You know what never happens on the Upper East Side? Aside from women aging gracefully? Walking into a restaurant that’s playing Lykke Li. But that’s what happened when we first walked into Amali. Let’s just say we got excited.
You’ve probably heard us gripe about the lack of anything decent in this area, especially considering how much everything costs - I’m waiting on some stocks to mature just so I can have dinner at Daniel again. Amali isn’t much cheaper, but it’s solid. Welcome to the neighborhood.
The idea at Amali is farm-to-table Mediterranean cuisine, which probably doesn’t tell you much, unless you’re a big fan of olives from upstate New York. What we can tell you is that the food is both interesting and delicious, which makes Amali stand out from the rest of the overpriced stalwarts of the Upper East Side. Add that up with a friendly staff and the aforementioned music selections, and you’ve got yourself a place we remain very high on, even after several years.
Some tips - go heavy on the vegetables section of the menu, and order something you might not usually go for. Translation...skip the fish this time. You might as well get some excitement for your money.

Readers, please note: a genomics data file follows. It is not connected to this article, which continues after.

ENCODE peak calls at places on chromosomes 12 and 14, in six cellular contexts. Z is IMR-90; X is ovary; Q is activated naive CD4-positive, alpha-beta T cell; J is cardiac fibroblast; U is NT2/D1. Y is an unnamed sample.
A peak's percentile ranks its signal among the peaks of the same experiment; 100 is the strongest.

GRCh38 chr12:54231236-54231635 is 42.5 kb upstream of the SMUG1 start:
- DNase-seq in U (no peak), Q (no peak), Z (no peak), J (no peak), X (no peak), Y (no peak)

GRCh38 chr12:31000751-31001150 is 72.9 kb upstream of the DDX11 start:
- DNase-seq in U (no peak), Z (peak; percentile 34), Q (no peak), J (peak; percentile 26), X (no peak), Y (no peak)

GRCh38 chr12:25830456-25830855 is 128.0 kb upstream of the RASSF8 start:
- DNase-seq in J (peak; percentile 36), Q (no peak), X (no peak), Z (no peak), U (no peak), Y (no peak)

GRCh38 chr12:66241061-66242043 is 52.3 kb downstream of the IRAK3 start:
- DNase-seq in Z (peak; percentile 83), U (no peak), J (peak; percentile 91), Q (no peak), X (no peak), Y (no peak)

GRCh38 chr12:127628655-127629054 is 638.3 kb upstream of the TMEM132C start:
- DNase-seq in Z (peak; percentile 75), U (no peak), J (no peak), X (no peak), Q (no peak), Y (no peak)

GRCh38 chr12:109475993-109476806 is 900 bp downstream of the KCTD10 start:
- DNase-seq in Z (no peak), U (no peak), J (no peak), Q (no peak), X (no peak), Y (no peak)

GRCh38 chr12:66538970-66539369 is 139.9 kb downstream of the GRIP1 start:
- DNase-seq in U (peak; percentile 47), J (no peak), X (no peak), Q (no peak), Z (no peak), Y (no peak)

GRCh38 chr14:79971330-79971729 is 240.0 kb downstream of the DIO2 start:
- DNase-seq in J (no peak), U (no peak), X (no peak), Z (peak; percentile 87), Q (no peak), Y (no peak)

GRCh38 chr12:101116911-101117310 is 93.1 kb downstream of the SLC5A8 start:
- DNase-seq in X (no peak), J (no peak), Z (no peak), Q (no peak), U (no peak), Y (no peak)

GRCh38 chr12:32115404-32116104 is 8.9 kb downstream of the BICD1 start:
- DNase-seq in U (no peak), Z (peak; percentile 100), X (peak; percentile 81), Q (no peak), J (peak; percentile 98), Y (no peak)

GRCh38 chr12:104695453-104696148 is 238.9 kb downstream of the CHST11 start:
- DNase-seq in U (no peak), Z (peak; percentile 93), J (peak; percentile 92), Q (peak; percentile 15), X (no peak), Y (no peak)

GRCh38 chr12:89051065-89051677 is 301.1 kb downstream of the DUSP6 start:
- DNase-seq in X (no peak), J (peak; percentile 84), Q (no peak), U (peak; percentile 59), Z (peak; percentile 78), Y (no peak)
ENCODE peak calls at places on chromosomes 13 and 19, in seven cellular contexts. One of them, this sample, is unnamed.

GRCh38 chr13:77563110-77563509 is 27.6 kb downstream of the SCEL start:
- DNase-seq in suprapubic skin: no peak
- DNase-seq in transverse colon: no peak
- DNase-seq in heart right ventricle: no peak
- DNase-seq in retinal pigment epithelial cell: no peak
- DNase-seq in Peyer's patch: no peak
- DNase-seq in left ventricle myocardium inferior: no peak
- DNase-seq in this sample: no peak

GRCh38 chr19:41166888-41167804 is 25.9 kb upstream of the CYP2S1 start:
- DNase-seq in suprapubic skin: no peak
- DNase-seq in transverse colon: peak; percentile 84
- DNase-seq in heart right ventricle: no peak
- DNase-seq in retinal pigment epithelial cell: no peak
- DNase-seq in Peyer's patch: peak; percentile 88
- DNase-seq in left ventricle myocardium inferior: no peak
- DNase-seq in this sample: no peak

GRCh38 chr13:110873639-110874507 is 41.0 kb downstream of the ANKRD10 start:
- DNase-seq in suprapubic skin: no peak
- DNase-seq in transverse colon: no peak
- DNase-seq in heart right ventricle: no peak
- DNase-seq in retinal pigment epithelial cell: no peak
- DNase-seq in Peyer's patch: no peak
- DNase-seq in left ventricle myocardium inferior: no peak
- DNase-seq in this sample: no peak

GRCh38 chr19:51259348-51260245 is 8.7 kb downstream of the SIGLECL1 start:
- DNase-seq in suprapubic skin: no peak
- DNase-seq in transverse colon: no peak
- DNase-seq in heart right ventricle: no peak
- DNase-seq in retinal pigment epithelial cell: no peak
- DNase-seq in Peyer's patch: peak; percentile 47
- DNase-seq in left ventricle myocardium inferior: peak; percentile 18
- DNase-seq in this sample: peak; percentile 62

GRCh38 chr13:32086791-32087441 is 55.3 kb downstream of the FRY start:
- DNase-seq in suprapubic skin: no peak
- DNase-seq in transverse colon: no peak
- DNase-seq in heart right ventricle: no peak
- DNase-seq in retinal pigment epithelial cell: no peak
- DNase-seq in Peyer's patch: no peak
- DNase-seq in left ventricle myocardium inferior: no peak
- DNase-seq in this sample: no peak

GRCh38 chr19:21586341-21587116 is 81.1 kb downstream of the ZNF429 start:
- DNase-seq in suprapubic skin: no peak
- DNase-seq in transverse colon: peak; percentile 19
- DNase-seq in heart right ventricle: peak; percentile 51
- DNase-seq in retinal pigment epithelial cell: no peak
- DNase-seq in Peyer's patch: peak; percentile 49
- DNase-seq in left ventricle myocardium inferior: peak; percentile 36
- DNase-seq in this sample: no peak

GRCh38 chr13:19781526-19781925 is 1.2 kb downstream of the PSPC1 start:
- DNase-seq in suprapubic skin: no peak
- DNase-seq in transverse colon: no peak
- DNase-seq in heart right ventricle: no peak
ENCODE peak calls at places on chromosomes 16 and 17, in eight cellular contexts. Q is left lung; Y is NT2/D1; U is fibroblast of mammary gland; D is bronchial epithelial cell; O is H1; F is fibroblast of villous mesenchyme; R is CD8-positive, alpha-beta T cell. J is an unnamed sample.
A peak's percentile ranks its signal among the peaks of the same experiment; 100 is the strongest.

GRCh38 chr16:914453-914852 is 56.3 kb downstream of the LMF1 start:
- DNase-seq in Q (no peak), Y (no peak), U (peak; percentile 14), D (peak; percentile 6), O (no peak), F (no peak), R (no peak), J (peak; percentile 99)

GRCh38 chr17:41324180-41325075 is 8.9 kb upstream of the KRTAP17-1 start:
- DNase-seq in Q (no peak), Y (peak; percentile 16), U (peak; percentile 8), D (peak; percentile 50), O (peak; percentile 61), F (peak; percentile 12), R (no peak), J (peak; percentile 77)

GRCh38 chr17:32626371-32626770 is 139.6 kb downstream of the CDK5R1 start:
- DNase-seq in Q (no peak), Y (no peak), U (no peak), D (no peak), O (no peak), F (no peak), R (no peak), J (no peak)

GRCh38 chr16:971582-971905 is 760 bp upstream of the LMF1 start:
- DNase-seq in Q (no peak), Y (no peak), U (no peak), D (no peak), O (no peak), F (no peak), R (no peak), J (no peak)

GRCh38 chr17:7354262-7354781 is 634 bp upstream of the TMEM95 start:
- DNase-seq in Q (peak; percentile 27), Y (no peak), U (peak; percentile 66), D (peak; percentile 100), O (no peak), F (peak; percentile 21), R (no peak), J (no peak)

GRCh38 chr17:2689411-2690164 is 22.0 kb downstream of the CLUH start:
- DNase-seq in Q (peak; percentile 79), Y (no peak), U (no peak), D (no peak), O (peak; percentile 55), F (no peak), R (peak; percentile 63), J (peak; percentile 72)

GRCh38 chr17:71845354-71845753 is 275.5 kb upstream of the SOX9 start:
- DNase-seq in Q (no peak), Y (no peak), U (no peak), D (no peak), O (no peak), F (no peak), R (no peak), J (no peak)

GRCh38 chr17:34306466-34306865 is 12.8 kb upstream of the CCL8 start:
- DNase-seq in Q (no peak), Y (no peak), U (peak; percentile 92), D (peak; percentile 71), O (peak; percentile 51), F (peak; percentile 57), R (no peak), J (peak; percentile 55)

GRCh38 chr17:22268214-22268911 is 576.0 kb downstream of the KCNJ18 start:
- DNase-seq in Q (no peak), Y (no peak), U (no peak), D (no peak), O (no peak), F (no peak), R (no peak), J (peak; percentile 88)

A tasty piece of bread with soft ricotta and some sliced fresh chiles for a little kick. This won’t blow your mind, but it also won’t make you angry. Proceed as you see fit.
This starter is a plate of sliced beets with a slightly salty cheese and some pistachios. We loved it, but we loved it because the flavors were soft, but still tasty. If you like beets, get it.
I’m a sucker for simple pasta, and this spaghetti with San Marzano tomato and little else was delicious. The problem is, there isn’t much of it, and it’s an $18 plate of food, which made me feel poor and small. I can’t figure for the life of me what makes this costs so much.
As mentioned, the vegetables section of Amali’s menu is where you need to get down, and this squash is the place to start. Some ricotta, some sage, and some aged balsamic make this the plate to order (assuming you aren’t reading this in March).
You know what makes a plate of mushrooms taste really good? A poached egg. Let’s do this.
This plate to me was what makes Amali a good restaurant. It’s not easy to make eggplant exciting, and it often ends up slimy. This is a delicious presentation of four or five rolled pieces of eggplant with a “chili honey vinaigrette” and toasted sesame seeds. Amazing.
Amali boasts that they bring in whole lambs from some nearby lamb haven and butcher them in house. You should see various cuts of the little guys on the menu from time to time, and on our second visit, a loin was available. We went for it, and ended up happy we did. The meat was incredibly tender and it was served with a delicious crunchy puffed farro. It’s an expensive plate ($39), but such is life in the East 60′s.